What the research shows:
‘The green-job guarantee’, which is a core component of the ‘Green New Deal’, proposes “guaranteeing a job with a family-sustaining wage, adequate family and disability leave, paid vacations, and retirement security to all members of our society.” The poll asked voters if they would support “giving every unemployed American who wants one a job building energy-efficient infrastructure.” Sixty percent of respondents said they somewhat or strongly support the policy, compared to just 13 percent who somewhat or strongly opposed the policy. While that idea has broad support, millennials outpace other generations on the question of a green-jobs guarantee:
The age groups are defined as, Millennials 18–37, Generation X 38–53, Baby Boomers 54–72, and Silent as 72 or older.
The poll also asked:
‘Would you support or oppose a Green New Deal to end fossil fuel use in the United States and have the government create clean energy jobs? The plan would be paid for by raising taxes, including a tax on carbon emissions.’
The poll identified a generational divide on the Green New Deal, even controlling for several variables like party, ideology, and race. Millennials – people ages 18 to 37 – were more likely to support than oppose the policy by 24 percentage points. Yet the Silent Generation – people older than 72 – were 25 points more likely to oppose than support the Green New Deal.
Another key component of the Green New Deal is a focus on racial justice: The resolution includes explicit language that the GND will “promote justice and equity by preventing current and repairing historic oppression to frontline and vulnerable communities.” The polling suggests that millennials have greater levels of racial liberalism compared to those of other generations, and thus may be more receptive to this aspect of the Green New Deal as well. By a large margin, millennials scored lowest on the measure of overall racial animus. Perhaps surprisingly, they were the only distinctive generation on this measure, with Generation X, Baby Boomers, and Silent Generation voters all reporting levels of racial animus within the margin of error of one another.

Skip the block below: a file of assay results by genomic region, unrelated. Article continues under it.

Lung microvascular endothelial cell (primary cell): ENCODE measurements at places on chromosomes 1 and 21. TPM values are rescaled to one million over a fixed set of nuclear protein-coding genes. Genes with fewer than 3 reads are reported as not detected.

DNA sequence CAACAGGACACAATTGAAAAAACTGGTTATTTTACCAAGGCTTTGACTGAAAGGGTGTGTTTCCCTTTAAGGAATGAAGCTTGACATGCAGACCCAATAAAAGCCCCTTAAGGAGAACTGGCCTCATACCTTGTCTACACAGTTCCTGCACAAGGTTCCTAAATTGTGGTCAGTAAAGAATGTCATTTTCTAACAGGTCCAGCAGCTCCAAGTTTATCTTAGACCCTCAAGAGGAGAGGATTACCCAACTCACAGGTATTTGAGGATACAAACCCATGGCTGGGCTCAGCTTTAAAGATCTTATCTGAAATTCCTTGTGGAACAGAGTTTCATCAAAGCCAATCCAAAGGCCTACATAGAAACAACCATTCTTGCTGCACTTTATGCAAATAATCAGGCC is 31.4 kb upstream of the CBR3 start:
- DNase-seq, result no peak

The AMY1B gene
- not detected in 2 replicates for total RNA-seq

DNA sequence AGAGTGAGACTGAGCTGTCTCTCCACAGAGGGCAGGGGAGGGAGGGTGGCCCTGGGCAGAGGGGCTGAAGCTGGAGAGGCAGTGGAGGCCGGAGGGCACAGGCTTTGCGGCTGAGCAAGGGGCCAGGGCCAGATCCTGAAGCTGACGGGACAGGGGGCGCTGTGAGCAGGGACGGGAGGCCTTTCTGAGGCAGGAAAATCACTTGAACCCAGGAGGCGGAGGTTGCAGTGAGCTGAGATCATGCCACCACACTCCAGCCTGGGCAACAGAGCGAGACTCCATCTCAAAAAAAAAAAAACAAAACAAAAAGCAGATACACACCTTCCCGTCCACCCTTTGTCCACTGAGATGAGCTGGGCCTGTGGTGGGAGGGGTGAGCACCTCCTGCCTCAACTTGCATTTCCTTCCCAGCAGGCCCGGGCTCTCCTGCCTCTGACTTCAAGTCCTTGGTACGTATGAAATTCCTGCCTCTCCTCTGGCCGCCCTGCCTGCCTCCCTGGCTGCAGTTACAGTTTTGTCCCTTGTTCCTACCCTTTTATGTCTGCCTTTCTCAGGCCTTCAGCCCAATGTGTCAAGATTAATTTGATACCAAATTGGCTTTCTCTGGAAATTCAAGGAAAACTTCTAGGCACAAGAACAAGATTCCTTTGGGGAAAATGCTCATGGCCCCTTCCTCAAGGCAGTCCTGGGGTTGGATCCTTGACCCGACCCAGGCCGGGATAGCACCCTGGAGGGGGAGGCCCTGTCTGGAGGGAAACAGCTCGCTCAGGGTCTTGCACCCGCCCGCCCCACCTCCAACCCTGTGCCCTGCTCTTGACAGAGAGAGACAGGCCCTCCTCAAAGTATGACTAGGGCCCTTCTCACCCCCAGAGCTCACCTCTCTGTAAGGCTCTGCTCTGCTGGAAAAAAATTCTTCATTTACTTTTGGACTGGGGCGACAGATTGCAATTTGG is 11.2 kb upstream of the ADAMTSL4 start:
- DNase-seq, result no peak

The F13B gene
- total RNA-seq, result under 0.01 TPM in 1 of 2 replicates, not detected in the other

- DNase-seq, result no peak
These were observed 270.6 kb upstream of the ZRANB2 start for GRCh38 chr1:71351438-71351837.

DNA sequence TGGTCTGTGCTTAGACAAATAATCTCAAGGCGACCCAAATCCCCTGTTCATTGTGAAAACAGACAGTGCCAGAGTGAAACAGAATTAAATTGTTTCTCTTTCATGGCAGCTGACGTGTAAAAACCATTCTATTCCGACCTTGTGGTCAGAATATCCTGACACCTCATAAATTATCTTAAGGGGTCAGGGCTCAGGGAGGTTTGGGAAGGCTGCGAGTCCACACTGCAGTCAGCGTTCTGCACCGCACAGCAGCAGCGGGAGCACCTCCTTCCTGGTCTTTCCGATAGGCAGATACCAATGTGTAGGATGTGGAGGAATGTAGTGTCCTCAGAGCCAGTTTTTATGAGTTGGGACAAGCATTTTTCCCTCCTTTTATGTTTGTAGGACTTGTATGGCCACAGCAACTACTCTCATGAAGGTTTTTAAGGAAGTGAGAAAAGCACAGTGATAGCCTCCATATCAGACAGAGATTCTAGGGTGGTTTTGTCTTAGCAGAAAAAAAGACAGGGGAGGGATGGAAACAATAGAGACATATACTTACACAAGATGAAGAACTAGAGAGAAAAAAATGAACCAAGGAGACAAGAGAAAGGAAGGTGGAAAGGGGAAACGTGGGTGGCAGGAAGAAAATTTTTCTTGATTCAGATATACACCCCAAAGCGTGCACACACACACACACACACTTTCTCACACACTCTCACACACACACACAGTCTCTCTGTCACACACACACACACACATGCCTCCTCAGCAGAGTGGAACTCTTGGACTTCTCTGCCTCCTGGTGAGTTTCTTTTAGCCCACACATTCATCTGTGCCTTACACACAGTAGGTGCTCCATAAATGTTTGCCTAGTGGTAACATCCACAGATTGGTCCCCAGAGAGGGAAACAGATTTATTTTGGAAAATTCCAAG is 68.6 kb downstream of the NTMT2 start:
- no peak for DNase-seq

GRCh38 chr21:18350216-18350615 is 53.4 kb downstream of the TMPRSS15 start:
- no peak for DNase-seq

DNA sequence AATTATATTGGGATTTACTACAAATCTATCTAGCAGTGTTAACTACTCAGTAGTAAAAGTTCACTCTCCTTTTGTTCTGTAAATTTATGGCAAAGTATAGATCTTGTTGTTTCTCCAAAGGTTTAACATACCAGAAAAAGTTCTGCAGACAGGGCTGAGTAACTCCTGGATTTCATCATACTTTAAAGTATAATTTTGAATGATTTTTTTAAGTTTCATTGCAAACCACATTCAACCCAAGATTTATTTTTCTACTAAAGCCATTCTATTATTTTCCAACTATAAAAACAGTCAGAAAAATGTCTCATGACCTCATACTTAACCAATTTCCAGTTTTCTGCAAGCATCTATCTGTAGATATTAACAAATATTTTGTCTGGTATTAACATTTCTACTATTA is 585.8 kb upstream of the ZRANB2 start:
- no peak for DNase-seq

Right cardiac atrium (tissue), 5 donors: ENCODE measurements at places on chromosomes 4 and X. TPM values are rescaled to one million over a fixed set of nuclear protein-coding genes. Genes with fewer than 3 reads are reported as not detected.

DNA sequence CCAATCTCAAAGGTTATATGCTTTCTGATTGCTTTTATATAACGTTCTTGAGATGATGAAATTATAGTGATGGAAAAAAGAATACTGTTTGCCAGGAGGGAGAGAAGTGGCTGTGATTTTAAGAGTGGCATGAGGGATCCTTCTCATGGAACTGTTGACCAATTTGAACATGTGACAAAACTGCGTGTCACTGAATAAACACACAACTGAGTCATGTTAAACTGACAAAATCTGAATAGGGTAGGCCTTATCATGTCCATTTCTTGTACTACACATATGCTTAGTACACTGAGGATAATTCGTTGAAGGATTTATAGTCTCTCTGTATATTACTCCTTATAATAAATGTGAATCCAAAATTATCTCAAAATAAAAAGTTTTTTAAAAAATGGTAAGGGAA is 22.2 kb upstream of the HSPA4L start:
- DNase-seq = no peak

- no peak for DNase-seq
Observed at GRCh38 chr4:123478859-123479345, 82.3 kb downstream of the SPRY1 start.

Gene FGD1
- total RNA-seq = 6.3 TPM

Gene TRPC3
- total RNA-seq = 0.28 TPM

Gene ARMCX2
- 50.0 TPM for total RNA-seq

Given that millennials are uniquely supportive of a green-jobs guarantee, the Green New Deal, and environmental and racial justice efforts, it’s no surprise that most activists pushing for the Green New Deal are young people. This is an interesting time in history as now Congress has a Green New Deal proposal that tackles our climate, environmental, racial justice, and economic-inequality crises.
Whatever your views on the Green New Deal, what’s relevant is that young people are finding a voice and speaking out about what matters to them. This level of problem-solving and critical thinking is what most educators have been encouraging and teaching for some time, and for that we should acknowledge a job well done. Let’s all continue to support students and young people in this way, and give them the skills they need to thrive in their own future and the planet’s.
This information is shared from The Nation, ‘Young People Really, Really Want a Green New Deal’.